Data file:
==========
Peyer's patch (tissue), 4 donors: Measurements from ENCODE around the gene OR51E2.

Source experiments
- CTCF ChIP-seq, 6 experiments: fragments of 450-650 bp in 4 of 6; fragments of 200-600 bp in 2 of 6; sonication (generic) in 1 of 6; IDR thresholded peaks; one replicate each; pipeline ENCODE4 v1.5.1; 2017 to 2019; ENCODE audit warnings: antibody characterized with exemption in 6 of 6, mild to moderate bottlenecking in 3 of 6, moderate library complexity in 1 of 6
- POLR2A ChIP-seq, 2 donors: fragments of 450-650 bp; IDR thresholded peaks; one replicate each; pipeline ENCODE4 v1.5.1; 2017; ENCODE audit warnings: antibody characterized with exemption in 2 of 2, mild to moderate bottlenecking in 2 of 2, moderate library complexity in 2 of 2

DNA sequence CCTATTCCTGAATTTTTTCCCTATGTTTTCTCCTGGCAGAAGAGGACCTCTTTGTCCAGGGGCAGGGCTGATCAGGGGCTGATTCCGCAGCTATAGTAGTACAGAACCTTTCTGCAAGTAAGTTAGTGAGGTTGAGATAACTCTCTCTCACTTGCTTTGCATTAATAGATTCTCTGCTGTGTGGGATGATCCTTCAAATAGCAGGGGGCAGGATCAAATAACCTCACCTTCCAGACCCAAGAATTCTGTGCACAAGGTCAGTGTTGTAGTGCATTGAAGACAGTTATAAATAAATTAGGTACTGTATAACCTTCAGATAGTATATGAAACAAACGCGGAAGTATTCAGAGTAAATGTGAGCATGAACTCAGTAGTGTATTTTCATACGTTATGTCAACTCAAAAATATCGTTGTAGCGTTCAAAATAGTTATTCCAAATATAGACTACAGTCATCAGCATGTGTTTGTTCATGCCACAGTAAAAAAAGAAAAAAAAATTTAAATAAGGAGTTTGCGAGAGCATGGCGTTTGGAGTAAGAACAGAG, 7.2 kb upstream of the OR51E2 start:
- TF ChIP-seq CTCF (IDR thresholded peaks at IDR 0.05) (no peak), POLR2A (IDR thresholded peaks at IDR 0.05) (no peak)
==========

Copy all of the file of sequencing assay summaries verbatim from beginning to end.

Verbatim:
Peyer's patch (tissue), 4 donors: Measurements from ENCODE around the gene OR51E2.

Source experiments
- CTCF ChIP-seq, 6 experiments: fragments of 450-650 bp in 4 of 6; fragments of 200-600 bp in 2 of 6; sonication (generic) in 1 of 6; IDR thresholded peaks; one replicate each; pipeline ENCODE4 v1.5.1; 2017 to 2019; ENCODE audit warnings: antibody characterized with exemption in 6 of 6, mild to moderate bottlenecking in 3 of 6, moderate library complexity in 1 of 6
- POLR2A ChIP-seq, 2 donors: fragments of 450-650 bp; IDR thresholded peaks; one replicate each; pipeline ENCODE4 v1.5.1; 2017; ENCODE audit warnings: antibody characterized with exemption in 2 of 2, mild to moderate bottlenecking in 2 of 2, moderate library complexity in 2 of 2

DNA sequence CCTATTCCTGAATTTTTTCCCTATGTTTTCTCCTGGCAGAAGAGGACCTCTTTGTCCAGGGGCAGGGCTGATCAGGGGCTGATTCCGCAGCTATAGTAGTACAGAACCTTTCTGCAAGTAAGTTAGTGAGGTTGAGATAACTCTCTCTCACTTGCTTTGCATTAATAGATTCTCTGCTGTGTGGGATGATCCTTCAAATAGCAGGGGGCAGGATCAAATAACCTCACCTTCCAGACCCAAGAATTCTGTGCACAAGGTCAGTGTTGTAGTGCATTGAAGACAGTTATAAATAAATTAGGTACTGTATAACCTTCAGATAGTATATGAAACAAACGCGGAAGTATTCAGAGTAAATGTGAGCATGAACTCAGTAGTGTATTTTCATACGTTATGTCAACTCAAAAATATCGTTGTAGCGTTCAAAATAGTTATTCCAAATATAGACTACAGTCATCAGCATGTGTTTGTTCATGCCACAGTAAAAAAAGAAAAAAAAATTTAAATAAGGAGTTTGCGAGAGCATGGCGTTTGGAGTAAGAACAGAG, 7.2 kb upstream of the OR51E2 start:
- TF ChIP-seq CTCF (IDR thresholded peaks at IDR 0.05) (no peak), POLR2A (IDR thresholded peaks at IDR 0.05) (no peak)